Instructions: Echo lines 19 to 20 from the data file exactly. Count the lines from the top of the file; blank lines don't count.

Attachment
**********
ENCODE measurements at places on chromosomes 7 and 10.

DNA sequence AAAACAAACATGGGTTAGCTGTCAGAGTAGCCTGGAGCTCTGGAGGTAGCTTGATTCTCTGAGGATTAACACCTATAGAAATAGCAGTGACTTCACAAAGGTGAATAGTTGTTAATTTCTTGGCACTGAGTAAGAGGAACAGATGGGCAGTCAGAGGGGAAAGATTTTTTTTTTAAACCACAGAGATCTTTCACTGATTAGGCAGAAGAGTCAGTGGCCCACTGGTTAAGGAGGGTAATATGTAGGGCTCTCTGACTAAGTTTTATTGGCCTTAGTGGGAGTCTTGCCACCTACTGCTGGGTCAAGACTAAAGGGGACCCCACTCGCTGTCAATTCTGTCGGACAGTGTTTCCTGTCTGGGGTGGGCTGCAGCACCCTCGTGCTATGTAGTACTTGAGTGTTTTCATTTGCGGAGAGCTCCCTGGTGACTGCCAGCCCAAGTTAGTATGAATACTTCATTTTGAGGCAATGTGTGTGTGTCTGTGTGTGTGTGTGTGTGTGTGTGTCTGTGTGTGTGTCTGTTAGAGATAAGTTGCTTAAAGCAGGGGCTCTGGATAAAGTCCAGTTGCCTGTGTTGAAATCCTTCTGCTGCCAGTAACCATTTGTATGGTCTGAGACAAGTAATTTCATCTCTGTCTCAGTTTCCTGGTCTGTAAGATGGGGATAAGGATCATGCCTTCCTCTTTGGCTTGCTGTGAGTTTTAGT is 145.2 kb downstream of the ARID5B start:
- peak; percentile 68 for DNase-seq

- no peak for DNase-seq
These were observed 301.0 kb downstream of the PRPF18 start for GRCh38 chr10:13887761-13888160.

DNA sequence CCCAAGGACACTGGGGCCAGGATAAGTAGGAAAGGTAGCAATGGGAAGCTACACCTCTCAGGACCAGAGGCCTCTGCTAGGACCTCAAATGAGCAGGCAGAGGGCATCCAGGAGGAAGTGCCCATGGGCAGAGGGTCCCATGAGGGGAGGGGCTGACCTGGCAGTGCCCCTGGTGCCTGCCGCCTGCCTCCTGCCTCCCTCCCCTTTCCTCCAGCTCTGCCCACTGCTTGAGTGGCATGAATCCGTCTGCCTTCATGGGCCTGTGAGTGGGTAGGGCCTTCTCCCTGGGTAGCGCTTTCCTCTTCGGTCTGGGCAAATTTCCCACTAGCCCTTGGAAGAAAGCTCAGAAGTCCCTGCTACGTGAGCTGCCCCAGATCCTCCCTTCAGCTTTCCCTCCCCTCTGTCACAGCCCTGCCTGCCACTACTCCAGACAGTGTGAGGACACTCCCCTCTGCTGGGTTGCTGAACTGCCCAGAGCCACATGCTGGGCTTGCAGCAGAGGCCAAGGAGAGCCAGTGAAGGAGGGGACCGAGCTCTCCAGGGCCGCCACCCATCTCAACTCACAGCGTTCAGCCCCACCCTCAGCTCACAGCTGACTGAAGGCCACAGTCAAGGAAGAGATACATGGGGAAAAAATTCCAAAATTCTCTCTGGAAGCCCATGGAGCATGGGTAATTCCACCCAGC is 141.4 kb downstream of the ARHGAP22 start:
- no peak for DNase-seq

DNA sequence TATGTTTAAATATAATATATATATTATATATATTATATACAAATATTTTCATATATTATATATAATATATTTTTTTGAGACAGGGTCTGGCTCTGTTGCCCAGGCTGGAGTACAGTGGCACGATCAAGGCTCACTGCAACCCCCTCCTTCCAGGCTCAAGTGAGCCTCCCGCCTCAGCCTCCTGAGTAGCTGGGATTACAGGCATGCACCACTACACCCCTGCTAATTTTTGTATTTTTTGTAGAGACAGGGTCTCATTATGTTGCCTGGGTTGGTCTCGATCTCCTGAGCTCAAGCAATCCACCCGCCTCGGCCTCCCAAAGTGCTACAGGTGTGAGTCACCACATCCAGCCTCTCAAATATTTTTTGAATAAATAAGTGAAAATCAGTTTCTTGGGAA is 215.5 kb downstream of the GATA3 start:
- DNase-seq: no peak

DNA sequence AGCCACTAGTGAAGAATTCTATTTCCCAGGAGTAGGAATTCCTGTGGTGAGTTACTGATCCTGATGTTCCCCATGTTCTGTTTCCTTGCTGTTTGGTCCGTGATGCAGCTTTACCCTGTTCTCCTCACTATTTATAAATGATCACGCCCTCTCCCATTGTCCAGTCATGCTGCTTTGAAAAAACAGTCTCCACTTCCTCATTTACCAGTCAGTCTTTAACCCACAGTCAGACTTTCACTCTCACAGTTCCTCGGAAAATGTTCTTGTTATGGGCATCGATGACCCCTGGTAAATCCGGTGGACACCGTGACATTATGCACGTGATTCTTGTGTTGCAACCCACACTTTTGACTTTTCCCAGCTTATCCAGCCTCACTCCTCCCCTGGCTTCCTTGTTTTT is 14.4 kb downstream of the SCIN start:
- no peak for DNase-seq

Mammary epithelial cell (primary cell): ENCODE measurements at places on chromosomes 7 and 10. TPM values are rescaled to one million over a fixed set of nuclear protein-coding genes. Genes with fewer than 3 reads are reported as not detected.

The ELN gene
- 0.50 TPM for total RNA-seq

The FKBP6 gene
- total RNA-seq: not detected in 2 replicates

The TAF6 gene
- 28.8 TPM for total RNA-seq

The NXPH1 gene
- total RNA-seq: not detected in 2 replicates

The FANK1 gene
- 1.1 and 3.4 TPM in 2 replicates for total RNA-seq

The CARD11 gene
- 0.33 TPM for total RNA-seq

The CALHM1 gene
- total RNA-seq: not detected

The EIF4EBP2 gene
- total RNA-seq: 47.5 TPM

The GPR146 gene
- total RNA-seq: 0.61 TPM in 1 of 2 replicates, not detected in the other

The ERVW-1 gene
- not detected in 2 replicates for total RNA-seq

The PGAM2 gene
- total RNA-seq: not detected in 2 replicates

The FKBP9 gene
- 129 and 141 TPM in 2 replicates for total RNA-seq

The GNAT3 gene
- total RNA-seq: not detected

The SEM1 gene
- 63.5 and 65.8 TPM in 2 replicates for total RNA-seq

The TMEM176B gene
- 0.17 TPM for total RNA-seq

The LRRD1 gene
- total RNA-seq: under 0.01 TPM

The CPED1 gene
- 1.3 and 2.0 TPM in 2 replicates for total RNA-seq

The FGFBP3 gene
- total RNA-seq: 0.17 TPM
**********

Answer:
The NXPH1 gene
- total RNA-seq: not detected in 2 replicates